The fall season is a popular time to focus on strengthening the immune system to prevent cold and flu, and treat allergies. You may have seen signs at the pharmacy for the flu shot or advertisements of various antihistamines. However, by following simple health guidelines culled from Eastern medical wisdom, you can learn how to naturally transition through every season with better immunity.
From an Eastern medicine perspective, each season concentrates on an organ system or pair of organs. Fall being the season of the lungs and colon, it makes sense that we see a myriad of respiratory and immune issues pop up. Another aspect of autumn is dryness. Perhaps you may notice a dry cough, dry lips, or dry sinuses? In some cases dry stool or hair loss are also side effects of increased dryness. What if there were simple tips that could help you fend this off? Or, in the very least, minimize the severity? Consider that if you were to follow a set of simple lifestyle guidelines leading up to each season, you would feel much better from the start!
Eastern medicine philosophy brings with it a wealth of knowledge not only about acupuncture and herbs, but also lifestyle guidelines that teach us how to stay healthy when dealing with climatic and seasonal change. Having studied and observed the patterns clinically, I can say with confidence that the Eastern medicine assessment of what happens from season to season is spot on. This approach has also been particularly helpful in understanding what to expect in different countries (and different climates) and why it is so important to eat locally and seasonally.
Local and seasonal foods provide the correct set of nutrients to adjust to seasonal change. For example, in fall, since we may become dry in the respiratory system or the colon, the root veggies of the season help to soothe and moisten these tissues. Furthermore, in spring the sprouts, lettuces, and fresh veggies assist us in cleansing the body of the heavier foods of winter. If we were to continue eating heavy foods into spring, then the allergies and mucus conditions would be much worse. If we miss out on the correct foods leading into fall, then we may suffer more cough, dry throat, cracked lips, hair loss, and dry constipation.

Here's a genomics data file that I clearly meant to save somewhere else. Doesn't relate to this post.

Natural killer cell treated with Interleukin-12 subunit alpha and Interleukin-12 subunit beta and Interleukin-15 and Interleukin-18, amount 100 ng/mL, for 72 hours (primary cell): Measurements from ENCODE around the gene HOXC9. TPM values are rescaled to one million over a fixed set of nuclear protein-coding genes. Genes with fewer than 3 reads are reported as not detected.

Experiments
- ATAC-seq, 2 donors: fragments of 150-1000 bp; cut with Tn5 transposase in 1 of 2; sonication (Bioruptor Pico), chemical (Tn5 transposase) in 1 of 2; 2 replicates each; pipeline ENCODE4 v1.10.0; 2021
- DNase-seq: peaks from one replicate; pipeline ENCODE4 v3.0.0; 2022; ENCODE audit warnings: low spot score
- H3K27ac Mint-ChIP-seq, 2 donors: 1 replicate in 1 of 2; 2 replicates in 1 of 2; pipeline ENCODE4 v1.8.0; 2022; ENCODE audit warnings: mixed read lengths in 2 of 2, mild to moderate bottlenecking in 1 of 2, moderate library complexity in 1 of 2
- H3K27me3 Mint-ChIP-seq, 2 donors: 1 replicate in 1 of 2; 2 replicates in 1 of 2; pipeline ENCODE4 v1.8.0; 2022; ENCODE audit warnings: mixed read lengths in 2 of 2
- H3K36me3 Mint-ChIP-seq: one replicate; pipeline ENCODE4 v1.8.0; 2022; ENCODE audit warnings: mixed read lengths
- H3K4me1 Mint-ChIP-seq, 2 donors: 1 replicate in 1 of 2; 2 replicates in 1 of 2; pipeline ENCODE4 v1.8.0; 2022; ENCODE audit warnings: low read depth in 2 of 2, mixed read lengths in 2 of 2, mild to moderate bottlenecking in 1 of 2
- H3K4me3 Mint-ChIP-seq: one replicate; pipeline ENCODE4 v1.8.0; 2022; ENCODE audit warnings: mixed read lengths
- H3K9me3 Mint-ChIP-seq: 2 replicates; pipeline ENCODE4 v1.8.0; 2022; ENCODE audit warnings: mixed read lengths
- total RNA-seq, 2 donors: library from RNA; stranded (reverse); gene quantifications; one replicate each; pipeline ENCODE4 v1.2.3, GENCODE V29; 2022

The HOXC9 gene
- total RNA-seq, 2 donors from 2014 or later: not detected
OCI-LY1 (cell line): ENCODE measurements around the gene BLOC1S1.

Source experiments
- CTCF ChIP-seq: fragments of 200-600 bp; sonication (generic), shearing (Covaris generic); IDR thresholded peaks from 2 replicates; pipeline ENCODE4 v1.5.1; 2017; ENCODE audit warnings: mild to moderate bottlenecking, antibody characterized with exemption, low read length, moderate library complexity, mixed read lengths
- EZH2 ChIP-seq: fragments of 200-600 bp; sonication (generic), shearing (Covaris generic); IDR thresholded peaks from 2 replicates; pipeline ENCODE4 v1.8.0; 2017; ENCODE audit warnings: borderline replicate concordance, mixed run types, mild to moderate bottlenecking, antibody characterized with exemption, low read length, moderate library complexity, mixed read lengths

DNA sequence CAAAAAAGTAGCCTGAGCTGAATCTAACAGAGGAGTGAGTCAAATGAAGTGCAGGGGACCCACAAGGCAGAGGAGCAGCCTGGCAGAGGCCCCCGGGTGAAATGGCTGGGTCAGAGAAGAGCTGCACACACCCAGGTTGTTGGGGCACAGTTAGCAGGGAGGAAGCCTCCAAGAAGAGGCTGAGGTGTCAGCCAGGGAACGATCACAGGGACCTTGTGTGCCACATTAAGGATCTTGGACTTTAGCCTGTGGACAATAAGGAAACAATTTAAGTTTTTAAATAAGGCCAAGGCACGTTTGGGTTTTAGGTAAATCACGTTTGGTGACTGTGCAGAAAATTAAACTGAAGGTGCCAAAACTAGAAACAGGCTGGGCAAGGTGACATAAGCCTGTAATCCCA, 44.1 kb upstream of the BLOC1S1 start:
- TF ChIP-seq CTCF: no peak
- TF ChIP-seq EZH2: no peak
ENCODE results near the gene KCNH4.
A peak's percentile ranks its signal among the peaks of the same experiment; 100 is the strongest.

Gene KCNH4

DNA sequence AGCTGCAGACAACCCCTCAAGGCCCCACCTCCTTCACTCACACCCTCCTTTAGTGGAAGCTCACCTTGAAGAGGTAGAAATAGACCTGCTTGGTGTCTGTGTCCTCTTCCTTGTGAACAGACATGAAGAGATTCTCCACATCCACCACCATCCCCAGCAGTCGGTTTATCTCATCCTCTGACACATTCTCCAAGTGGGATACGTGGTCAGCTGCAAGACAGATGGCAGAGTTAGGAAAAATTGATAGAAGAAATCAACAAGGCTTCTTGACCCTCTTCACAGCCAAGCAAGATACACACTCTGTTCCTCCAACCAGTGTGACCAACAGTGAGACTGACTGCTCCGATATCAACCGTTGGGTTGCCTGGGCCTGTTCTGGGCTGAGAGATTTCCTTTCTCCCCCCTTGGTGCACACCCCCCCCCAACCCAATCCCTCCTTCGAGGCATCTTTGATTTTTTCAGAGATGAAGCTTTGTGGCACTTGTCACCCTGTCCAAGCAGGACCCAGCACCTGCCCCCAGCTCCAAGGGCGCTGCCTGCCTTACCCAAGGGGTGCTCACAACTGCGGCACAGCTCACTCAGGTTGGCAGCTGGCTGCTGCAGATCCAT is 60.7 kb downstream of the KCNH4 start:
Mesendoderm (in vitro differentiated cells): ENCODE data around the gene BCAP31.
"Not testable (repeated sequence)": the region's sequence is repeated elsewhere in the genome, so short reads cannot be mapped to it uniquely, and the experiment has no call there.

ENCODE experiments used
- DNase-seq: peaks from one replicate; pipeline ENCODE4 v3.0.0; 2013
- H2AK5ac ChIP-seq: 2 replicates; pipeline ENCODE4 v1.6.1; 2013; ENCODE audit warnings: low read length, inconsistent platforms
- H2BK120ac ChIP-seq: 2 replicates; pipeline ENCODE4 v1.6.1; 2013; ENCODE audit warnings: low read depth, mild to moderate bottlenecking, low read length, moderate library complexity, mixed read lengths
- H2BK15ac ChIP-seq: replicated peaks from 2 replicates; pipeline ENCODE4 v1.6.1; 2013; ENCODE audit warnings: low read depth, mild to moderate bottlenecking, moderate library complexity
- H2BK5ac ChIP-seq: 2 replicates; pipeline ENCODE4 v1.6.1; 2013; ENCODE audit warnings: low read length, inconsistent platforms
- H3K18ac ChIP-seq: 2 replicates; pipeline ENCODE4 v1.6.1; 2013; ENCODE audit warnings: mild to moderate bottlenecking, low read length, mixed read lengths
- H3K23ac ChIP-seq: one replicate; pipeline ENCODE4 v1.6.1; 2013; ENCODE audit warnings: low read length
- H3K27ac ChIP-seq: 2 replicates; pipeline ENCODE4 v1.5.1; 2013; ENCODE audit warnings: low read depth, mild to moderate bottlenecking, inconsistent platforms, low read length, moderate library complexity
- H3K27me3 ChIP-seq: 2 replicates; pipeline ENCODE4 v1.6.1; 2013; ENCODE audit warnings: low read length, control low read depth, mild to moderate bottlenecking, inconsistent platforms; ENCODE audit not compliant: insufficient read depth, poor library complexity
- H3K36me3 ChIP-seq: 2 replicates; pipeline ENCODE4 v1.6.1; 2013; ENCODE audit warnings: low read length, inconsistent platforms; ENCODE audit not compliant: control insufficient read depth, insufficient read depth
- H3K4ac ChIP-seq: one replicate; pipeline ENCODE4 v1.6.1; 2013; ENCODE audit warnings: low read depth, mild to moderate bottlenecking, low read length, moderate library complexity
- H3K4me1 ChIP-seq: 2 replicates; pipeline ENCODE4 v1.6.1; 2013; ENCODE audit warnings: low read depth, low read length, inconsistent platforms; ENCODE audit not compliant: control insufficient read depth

Since we are trying to combat dryness this fall, we use the wisdom of food energetics to introduce moistening foods. Foods to consume are things like pumpkin, pear, small amounts of honey, seeds and nuts, and winter squash (i.e. butternut). Foods to avoid are pungent foods that dry and induce diaphoresis (sweating) which makes us lose fluids. Examples are onions, garlic, ginger, and peppers. To retain moisture, we should lean more into sour foods such as lemon, apple, and grapefruit.
Herbs that are helpful for the season depend on what exactly is happening. For example, if the throat or lungs are dry, then slippery elm tea with a teaspoon of honey can assist. If there is a cough then coltsfoot tea should be added. At the onset of an cold, oregano oil can assist in killing the virus or bacteria. Beyond that, we have a comprehensive repertoire of Chinese herbal formulas to treat anything under the sun.
The most important thing to keep in mind is to maintain a general health balance so that you will not be vulnerable to attack by opportunistic bugs and allergens. Factors that could easily lead to poor immunity are: improper diet for the season, improper attire for the season, blood sugar imbalance, poor gut health, and excess stress. Internal health and immunity are intricately intertwined. Once you are equipped with the proper tools, you will transition smoothly through the seasons and steer clear of common cold and flu.
Are you curious about how Eastern medicine and functional nutrition could strengthen your immune system and stave off allergies and illness? Stay tuned for further posts on how proper nutrition, herbs, and targeted vitamins can assist you in improving your immunity, energy, and overall wellness.